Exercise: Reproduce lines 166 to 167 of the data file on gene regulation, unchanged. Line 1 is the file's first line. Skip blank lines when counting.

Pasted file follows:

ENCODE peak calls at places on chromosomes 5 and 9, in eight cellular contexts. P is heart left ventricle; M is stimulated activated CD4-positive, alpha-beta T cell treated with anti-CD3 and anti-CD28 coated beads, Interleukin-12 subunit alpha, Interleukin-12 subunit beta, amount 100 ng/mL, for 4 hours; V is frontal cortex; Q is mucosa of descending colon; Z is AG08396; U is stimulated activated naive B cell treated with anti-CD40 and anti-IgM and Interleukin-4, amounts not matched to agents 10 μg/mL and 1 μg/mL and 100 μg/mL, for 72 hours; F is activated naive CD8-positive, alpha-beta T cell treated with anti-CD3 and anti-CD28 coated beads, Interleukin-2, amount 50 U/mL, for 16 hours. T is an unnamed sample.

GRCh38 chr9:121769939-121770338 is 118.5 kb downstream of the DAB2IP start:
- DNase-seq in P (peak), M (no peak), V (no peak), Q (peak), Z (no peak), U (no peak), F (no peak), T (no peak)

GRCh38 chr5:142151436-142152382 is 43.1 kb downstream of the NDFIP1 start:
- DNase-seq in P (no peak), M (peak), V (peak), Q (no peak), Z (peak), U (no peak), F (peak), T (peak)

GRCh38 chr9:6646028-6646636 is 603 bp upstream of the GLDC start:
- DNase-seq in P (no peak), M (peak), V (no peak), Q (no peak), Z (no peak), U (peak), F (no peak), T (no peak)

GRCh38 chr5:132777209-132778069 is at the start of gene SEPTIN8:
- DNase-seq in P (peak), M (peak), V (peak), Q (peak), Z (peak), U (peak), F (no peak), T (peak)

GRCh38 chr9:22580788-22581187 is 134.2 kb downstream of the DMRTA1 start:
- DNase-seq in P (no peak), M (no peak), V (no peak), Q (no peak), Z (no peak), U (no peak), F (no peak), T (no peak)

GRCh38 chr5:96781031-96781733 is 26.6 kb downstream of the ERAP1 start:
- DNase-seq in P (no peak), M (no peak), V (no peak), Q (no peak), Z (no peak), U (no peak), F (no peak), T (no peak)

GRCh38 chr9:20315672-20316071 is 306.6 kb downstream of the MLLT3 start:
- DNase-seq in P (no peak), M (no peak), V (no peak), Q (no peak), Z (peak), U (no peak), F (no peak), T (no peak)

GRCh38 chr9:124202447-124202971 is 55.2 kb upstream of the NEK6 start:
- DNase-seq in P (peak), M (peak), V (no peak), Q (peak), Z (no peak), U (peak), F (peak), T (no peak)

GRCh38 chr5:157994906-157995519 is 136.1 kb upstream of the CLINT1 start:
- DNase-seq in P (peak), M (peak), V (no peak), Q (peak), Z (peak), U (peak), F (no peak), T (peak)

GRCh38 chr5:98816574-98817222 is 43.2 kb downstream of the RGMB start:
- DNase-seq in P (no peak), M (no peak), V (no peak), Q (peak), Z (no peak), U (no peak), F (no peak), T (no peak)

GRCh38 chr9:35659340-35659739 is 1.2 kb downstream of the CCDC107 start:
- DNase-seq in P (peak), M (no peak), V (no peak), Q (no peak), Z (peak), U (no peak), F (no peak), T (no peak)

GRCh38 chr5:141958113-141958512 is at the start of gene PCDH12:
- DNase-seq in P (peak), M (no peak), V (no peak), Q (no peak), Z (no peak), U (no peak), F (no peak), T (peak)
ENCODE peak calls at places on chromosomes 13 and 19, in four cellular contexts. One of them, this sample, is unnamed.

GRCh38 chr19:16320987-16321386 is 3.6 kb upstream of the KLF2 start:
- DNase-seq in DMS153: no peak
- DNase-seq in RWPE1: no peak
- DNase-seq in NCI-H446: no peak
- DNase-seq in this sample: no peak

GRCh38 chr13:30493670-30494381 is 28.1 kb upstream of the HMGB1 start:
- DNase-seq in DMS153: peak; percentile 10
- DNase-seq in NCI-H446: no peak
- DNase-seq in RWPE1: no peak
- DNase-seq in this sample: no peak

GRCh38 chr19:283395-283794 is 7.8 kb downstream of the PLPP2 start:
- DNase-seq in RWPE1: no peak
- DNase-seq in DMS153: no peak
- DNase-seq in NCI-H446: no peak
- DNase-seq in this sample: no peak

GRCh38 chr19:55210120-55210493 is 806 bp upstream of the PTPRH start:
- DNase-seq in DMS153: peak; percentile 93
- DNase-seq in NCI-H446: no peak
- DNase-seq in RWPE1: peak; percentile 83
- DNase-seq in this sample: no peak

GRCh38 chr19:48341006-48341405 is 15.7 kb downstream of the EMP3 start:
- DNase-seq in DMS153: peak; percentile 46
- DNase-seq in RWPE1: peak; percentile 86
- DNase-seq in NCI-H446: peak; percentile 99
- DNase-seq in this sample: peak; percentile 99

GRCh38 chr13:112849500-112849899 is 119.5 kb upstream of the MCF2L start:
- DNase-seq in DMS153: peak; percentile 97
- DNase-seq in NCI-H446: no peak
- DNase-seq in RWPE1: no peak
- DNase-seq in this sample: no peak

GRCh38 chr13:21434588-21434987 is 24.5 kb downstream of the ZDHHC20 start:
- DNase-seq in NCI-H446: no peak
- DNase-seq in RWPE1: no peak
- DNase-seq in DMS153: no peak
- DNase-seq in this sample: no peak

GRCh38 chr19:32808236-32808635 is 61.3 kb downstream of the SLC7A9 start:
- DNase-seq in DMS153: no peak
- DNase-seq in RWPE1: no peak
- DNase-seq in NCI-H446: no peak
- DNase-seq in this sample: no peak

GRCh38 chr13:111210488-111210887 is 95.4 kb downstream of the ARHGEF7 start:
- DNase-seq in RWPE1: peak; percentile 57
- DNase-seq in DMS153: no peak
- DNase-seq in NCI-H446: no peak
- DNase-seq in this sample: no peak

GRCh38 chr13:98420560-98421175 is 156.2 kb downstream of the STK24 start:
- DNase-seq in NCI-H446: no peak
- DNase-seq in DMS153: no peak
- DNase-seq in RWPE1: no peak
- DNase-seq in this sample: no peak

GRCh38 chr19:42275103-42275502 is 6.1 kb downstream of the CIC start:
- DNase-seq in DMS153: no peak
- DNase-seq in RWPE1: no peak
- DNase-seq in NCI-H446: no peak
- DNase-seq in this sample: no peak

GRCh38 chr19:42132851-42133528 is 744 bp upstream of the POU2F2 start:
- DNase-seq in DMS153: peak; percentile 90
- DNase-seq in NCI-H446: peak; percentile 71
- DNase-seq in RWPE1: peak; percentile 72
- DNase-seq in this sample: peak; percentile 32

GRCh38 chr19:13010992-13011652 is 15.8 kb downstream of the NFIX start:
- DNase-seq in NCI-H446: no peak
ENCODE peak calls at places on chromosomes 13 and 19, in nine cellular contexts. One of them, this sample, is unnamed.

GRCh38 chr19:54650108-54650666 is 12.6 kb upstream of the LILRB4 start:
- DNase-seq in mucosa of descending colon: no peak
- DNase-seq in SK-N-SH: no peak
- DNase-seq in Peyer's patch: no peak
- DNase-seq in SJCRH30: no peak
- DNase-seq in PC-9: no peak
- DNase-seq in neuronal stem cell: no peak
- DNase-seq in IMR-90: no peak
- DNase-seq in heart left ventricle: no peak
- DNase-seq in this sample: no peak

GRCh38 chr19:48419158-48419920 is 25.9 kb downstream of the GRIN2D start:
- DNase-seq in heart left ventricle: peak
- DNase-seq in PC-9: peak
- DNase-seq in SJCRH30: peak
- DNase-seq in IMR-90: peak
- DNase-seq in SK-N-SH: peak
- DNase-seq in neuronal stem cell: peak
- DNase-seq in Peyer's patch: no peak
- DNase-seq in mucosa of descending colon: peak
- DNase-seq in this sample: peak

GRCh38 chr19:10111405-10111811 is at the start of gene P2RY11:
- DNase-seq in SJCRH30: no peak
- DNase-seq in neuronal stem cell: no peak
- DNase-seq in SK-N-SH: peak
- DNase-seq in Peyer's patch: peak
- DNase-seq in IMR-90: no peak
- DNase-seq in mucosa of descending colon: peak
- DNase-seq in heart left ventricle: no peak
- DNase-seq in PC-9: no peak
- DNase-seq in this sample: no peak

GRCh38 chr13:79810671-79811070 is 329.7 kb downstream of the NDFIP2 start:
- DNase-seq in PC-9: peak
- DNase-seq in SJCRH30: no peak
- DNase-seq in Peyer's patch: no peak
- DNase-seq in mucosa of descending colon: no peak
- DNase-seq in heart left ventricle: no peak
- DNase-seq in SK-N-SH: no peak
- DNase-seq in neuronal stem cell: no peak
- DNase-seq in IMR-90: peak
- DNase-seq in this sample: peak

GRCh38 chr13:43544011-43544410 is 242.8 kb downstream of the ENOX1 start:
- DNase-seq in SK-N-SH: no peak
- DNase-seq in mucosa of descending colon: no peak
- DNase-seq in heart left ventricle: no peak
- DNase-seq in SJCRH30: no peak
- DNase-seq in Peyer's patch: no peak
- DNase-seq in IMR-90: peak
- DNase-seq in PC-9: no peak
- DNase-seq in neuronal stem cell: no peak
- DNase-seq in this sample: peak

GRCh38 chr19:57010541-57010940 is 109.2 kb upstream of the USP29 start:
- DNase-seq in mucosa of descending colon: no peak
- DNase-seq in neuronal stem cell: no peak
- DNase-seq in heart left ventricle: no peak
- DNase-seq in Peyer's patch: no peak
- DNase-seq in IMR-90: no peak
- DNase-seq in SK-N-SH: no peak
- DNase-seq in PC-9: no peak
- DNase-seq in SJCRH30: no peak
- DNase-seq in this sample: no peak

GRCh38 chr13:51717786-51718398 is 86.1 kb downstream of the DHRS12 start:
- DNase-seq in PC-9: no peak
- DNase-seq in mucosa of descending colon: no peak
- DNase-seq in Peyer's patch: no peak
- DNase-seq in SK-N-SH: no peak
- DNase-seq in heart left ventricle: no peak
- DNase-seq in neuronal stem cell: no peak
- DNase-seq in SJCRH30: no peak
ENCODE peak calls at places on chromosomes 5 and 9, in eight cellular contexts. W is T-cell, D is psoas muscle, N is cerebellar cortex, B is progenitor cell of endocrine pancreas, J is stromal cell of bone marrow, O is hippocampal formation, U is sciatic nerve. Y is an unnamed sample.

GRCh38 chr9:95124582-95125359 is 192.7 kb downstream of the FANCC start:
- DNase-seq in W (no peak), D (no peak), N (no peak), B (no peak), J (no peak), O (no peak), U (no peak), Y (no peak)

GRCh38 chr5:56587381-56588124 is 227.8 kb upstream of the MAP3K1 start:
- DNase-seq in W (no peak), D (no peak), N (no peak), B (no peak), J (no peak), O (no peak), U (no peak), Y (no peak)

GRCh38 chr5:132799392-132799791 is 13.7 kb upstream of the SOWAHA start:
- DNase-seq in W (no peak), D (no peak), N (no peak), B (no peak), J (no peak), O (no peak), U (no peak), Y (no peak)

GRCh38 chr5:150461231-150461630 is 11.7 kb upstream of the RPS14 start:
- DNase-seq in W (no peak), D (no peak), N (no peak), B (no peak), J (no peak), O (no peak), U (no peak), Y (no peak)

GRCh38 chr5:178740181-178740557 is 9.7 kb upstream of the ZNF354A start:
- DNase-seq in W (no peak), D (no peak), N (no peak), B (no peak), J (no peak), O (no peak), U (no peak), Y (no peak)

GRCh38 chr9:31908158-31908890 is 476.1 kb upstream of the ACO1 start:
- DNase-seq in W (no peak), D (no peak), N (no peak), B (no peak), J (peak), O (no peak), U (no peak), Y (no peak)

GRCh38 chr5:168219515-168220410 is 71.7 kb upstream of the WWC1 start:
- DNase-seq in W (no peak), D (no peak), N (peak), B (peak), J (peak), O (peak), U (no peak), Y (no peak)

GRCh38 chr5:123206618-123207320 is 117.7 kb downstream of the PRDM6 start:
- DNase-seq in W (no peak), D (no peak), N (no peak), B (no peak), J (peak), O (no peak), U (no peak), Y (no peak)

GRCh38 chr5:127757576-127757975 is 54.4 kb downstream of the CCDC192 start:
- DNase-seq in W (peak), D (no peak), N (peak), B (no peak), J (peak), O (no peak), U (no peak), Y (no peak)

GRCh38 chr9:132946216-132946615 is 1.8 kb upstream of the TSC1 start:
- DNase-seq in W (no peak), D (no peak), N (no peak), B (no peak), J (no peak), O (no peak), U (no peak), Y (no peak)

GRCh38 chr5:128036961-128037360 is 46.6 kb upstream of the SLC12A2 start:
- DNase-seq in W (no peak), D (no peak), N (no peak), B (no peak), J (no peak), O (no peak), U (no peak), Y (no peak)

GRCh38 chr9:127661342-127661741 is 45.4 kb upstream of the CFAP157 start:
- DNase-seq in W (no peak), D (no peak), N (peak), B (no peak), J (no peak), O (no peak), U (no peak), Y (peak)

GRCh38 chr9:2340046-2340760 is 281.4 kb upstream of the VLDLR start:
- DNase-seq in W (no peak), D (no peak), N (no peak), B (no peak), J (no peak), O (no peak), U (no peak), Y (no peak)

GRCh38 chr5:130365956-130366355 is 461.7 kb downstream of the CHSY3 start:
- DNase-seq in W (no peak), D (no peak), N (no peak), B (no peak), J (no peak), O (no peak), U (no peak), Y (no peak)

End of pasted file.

- DNase-seq in W (no peak), D (no peak), N (no peak), B (no peak), J (no peak), O (no peak), U (no peak), Y (no peak)

GRCh38 chr5:178740181-178740557 is 9.7 kb upstream of the ZNF354A start: